After watching his film from last season, it is entirely reasonable to believe that Andrus Peat is going to develop into a very good right tackle, and if he does so, the Saints have him locked in for the next four years. The real value in the draft is that unlike free agency, you don’t have to bid, and so the Saints filled a position that is far harder to get in free agency than the draft, and they filled it well.
The opposite can also be true though. Cornerback Stanley Jean-Baptiste was a horrible value pick. Not because his talent wasn’t worthy of the second round or nobody had mock drafted him there, but because he never produced and never will. The reality is that whether you get a quality starter in the first round, or the seventh, they have the same value to the team. And if you fail to fill a need, the impact of that failure is the same regardless of where you spent the pick.
I will admit that it is a little bit different in free agency, simply because of the methods used to acquire players (namely money) are different. Drafting is about ‘picking’ someone to be on your team and hoping they are what you think they are, but free agency is more like betting to see who gets to pick out of a box. You never know for sure if a player can replicate what they did for someone else (except in the case of special talents like a Von Miller for instance), but the players financial value is determined by the market.
Certainly, teams should avoid over-paying as often as they can — there is a salary cap after all. However, if say the New Orleans Saints were to somewhat over pay Danny Trevathan or Malik Jackson from the Denver Broncos this offseason nobody should complain. Either player is very likely to fill one of the team’s biggest needs and allow them to be much more conservative and crafty in the draft (where remember we get to choose who we get…there is no bidding).
The value of the players’ contract impacts the salary cap, but the value of the player to the team is what is far more important. If they fill a position of extreme need and allow the defensive scheme to be proactive instead of reactive (covering for a fatal flaw, or three) then they are worth every penny.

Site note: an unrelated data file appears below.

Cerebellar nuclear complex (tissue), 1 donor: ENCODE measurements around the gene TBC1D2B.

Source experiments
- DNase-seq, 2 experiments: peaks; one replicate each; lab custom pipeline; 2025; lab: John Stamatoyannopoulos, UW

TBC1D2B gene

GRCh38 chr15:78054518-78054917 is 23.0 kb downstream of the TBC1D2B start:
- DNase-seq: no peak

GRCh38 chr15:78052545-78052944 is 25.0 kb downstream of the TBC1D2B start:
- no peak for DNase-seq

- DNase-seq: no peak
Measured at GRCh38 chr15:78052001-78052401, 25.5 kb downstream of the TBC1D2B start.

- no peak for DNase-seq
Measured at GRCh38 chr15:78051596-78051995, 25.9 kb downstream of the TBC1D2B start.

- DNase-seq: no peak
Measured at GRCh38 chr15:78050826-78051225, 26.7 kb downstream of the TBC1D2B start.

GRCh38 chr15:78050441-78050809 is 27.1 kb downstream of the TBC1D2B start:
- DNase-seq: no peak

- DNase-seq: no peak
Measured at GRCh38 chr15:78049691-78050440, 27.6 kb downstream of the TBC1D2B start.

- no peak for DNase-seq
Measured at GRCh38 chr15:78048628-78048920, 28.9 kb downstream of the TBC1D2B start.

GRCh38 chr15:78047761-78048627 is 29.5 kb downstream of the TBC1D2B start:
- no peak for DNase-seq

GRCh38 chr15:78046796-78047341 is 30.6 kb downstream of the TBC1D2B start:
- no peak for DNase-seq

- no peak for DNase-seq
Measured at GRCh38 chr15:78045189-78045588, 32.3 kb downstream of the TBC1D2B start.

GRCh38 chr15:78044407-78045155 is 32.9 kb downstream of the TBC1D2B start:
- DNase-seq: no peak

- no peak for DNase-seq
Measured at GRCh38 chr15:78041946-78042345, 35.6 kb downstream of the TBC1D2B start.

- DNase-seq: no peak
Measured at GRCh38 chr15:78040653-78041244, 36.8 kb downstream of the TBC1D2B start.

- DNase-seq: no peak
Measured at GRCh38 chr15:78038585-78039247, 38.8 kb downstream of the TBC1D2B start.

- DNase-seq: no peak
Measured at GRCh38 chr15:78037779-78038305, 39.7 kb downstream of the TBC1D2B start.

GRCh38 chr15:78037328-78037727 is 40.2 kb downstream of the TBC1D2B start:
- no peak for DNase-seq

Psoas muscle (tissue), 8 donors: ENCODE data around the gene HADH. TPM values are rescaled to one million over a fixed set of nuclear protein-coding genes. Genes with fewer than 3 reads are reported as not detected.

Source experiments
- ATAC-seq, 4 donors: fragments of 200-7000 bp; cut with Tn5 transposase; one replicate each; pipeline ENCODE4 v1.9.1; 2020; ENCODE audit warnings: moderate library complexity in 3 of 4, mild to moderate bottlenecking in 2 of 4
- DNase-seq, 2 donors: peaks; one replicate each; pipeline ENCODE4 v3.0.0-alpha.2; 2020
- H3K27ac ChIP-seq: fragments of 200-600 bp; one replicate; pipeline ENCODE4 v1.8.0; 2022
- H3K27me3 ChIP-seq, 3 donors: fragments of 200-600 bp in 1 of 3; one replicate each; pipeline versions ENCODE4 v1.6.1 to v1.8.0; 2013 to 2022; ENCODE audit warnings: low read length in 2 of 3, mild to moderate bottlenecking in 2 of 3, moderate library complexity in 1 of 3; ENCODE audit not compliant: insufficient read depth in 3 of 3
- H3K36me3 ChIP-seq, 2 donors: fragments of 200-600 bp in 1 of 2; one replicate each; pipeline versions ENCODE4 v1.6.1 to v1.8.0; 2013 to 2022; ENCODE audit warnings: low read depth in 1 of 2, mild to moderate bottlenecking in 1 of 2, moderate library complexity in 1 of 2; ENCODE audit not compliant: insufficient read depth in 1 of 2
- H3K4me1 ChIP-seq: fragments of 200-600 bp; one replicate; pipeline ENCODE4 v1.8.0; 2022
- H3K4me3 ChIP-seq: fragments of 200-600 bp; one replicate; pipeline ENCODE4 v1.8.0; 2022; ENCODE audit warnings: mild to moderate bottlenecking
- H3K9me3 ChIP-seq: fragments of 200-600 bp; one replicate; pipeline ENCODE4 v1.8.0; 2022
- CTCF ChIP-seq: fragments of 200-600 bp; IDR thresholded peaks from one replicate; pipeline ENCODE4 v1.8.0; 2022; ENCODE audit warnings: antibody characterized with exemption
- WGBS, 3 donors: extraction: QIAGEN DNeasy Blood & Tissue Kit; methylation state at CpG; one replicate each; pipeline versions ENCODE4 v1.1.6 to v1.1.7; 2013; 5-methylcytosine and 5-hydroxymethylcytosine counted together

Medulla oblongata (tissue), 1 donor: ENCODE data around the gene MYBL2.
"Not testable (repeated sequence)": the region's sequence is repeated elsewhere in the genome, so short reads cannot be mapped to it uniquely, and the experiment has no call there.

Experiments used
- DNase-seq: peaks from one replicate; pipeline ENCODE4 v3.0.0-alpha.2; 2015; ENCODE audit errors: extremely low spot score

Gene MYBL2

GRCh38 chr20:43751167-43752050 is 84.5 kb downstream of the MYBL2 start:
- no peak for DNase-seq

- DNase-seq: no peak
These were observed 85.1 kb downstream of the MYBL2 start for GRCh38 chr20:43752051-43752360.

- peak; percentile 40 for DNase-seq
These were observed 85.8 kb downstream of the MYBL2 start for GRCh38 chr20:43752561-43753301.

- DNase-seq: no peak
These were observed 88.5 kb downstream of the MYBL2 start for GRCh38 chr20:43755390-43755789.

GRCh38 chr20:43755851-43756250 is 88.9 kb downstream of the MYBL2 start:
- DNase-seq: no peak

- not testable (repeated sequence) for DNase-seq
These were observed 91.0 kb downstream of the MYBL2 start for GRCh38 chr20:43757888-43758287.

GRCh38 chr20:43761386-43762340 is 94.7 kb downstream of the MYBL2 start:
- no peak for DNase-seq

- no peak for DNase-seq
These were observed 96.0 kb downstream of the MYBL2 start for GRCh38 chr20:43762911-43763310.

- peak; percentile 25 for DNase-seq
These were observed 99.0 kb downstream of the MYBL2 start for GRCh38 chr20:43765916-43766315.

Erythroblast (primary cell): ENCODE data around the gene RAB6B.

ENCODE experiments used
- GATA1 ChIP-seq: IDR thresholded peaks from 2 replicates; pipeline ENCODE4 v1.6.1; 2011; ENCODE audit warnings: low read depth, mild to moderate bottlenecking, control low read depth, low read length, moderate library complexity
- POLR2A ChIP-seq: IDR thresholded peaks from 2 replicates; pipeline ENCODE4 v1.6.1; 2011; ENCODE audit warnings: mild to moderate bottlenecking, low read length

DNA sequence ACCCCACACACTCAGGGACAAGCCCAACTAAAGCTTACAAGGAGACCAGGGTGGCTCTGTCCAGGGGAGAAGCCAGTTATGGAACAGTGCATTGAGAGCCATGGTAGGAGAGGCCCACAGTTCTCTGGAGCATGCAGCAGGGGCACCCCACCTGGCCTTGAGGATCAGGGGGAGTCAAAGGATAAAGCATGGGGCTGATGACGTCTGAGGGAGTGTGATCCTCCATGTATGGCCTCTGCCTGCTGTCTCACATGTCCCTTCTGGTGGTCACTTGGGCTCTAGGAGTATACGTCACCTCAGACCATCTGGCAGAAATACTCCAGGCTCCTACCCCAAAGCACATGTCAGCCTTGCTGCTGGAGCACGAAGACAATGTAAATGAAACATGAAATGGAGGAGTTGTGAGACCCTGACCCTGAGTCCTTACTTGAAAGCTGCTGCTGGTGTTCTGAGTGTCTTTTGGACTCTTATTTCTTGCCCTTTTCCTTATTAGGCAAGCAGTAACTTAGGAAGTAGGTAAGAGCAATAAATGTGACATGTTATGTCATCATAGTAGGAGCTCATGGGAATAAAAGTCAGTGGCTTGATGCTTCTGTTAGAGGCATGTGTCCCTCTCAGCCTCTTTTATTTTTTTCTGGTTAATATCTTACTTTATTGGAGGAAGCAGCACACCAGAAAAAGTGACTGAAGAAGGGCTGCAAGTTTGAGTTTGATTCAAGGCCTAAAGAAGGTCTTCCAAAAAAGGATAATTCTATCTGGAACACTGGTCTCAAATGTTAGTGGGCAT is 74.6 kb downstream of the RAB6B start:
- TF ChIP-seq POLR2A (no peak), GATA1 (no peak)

Essentially, what the value argument boils down to isn’t ‘were they worth what we payed for them’, but ‘did they produce enough for us to continue paying for them. Teams rarely pay out the end of large contracts because production rarely meets expectation.
That doesn’t mean that the players weren’t valuable to the organization throughout the time they were paid, merely that the teams believe they can get better value elsewhere. At the end of the day, the NFL is all about production, and if the New Orleans Saints can bring in productive players, I really don’t care how they go about getting them, and neither should you (within reason obviously).
The real NFL isn’t about mock draft value, where you could have gotten a player, or what you could have paid. It’s about whether or not they produce once you have them. In pure talent and value, the Saints were even with the Seattle Seahawks in the Jimmy Graham trade, but if you look back at the trade now, you can clearly see that New Orleans fleeced them.
The New Orleans Saints gave up a disgruntled prima donna to a team that can’t fully utilize him and acquired a top end center (position of need) and what looks like a future star middle linebacker (bigger position of need). Both players produced tremendously well last season and so the loss of Graham’s star power isn’t being mentioned anymore. If the Saints trade up and get a dominant pass rusher in this year’s draft, none of us will be lamenting the pick when he terrorizes the rest of the NFC South (that’s just an example…I hope they don’t trade up either, guys).
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In closing (and I know I’m running at the mouth here), what I want all of us to try to do is determine the value of a move not based on how it occurs, but what results from it. We should all be very hopeful that the New Orleans Saints organization is as focused on production and value on the field as I am trying to be, rather than value relative to what other teams got. Because honestly, if they aren’t, this team is going to be a disaster for a lot longer.